And going to the moon is exactly what it was. Sure we look at the moon from down here and we look at pictures, but do we even pretend that it's even the same piece of rock as when you're actually standing on the thing? Nyet. My first Phish show was a trip to the moon; an experience that surely and quite literally defined my life from that point forward. Pretty heavy stuff when you look at it from this distance. It was also my first live music experience in New York and if I've seen 125+ Phish shows since that day, multiply that by an integer or two and that other branch diverges plenty far as well.

So, the show was at Roseland Ballroom which is one of the least enjoyable venues in the city and yet one that I will always have a very soft place in my heart for -- like cuddling up at night with a carton of rotten milk, sure, but what can I say? We walked in and the immediate feeling was: what a buzz! It was one intoxicating moment after another. The energy in the room, even pre-show was so unlike a Dead show you couldn't help but get drunk on it. The crowd was young like me, 20 somethings who listened to good music but weren't submerged in patchouli -- college kids. The room seemed to bend and turn -- no corners, no edges, a big cozy couch. The band took the stage and suddenly I was alone and part of a collective all at once -- a single molecule of water in an wavefront of energy -- I hadn't felt anything like it in, like, well forever. What does it feel like to be born? Walk on the moon? There was a vibe at a Dead show -- a thing between the band and the audience that was special, I felt it at Nassau: a conversation between friends. But that conversation felt like a scripted reading and the shit going down at Roseland, within the first few moments of that Runaway Jim, was like improv, sketch comedy where the crowd was the straight man and Phish was... well, Phish.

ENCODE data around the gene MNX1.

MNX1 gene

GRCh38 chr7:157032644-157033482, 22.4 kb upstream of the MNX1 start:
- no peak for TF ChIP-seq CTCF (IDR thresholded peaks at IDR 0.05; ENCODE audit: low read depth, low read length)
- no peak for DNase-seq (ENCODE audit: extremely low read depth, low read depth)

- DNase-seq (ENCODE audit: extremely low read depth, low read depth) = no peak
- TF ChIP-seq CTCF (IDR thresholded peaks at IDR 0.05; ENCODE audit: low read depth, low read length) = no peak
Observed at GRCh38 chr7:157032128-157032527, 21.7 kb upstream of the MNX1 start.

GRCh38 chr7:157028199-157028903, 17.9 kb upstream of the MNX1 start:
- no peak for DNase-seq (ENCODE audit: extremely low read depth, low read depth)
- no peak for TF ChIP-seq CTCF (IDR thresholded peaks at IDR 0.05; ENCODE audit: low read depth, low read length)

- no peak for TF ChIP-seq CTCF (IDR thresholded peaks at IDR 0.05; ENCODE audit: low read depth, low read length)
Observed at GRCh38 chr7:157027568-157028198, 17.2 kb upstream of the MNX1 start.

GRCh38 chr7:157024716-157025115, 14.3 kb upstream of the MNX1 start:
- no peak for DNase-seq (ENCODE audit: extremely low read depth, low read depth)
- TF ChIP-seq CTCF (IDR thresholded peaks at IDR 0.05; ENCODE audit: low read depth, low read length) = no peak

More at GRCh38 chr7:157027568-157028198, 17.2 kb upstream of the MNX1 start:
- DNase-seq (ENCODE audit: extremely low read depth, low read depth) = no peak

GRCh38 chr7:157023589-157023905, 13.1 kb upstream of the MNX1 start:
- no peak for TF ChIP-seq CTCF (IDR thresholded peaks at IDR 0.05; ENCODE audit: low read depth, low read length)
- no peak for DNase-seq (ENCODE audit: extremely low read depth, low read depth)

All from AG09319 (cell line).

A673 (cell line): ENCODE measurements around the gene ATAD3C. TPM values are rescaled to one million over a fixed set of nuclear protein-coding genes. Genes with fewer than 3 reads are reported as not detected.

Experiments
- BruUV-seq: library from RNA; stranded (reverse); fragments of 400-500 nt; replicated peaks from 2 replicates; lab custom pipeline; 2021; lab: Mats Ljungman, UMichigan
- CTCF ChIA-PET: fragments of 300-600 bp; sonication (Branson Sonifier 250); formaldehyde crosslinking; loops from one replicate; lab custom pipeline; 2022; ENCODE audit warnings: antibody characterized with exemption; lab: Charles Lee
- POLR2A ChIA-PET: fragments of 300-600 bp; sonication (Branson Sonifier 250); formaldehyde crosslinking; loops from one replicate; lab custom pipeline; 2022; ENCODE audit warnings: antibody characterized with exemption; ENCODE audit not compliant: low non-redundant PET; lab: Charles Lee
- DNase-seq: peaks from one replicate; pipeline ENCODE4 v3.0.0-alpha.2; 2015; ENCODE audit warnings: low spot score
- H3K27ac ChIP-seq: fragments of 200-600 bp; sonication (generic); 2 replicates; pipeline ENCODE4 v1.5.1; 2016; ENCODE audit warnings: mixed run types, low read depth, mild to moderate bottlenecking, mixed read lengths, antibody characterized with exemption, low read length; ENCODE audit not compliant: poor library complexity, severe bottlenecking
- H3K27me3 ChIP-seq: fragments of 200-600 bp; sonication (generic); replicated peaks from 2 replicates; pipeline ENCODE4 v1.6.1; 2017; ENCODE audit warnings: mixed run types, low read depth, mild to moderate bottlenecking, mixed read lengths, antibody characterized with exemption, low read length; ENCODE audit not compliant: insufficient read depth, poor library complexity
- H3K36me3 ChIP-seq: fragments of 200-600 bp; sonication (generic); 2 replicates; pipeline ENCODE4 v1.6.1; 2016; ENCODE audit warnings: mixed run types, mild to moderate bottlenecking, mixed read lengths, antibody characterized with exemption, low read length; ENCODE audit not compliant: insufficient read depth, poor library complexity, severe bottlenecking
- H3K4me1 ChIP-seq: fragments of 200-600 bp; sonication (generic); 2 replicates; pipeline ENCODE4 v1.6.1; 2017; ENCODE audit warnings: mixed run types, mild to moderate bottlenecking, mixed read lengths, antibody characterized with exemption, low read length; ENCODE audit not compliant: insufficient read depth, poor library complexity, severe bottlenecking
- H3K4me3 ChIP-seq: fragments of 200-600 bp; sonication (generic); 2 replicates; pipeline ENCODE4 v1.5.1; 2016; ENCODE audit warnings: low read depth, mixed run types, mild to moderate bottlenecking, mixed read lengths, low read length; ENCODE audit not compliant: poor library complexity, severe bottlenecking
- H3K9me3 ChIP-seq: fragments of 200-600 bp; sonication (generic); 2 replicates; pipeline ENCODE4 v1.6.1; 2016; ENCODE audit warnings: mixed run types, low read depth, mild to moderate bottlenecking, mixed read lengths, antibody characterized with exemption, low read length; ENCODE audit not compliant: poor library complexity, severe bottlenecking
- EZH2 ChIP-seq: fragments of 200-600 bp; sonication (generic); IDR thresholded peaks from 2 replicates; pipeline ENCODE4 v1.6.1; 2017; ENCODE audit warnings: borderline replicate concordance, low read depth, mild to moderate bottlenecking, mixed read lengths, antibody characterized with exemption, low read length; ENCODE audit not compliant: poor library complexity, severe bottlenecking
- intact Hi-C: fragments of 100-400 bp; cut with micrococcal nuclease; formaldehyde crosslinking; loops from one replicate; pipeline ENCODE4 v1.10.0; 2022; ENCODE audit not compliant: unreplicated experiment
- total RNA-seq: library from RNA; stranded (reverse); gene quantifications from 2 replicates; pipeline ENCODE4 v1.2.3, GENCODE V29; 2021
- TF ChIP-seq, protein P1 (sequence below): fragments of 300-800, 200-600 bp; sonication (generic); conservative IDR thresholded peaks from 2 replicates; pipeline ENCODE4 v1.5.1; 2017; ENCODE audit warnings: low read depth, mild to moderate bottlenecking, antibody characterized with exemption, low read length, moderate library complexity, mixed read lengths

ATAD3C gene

I knew most of the songs they played that night (setlist here) from my months of listening, if there was a greatest hits show for the band in the early nineties, this was it, perhaps the most timid show they've played in NYC. Frankly what a perfect primer for the newb I was. I felt like I fit right in, singing along, anticipating the climaxes and as such, I was able to concentrate on the ancillary kinetics around me. The way the four musicians filled up the stage with their presence, the way the lights were both incredibly simplistic (in those days they were) and yet complicated and intricate -- they actually followed the music in a fascinating choreography. Three large lucite panels with strange phosphorescent stripes were hung behind the band like the stage itself was some ultra-modern art gallery. The panels pulsed with the lights and therefore with the music. I had landed on the moon and it was inhabited... take me to your leader.

Perhaps if I hadn't come straight from two nights of Jerry & Co I wouldn't have noticed some of the things I did, particularly the crowd. They didn't stop moving. And there was no space in between them, they filled every gap so that you were in constant contact with the guy next to you. It would seem that the room was incredibly oversold, but the fact of the matter is, as I soon learned, it was because everyone was pulled -- musical gravitation -- toward the stage and self-assembled in some hexagonally-packed way to maximize their proximity to the stage. The combination of the crowd geometry and the rocket fuel propulsion dictated by the music resulted in an exhilarating verticality: people could not help but dance... upward. Phish fans were literally bouncing around the room. It was a lesson I learned quickly and continue to heed to this day: go up young man.

There were musical moments I remember very clearly as well, of course, there always are. The angular prog of Stash and the way the music, the lights and Trey and Mike all moved in an insanely coordinated fashion. Of course, my first real Phish song, Reba, letting me know that this was my home -- the studio version, the one or two live versions I had on tape... they were but artificial flavoring, scratch and sniff stickers of the real essence. Reba -- my favorite Phish song on 3/14/1992 and my favorite Phish song on 3/14/2007. The way Trey implored the audience to do some ballroom dancing for Take the A Train since we were in a ballroom. Bands I had seen and listened to didn't do those kinds of things, nor did they flood the entire room with smoke -- that candy sweet fog -- during Mike's Song while the nutty guitarist and "something's off about that guy" bassist hopped giddily on trampolines. How can you describe this scene in words or photographs even? The fact that this single moment, the squealing guitars, the deep thumping bass, whirling organs, the smoke, the strobe lights, the fact that all this fit together and fucking rocked and jammed -- it surpassed the sum of every moment in every Dead show I had seen or even listened to up to that point. How could things not change?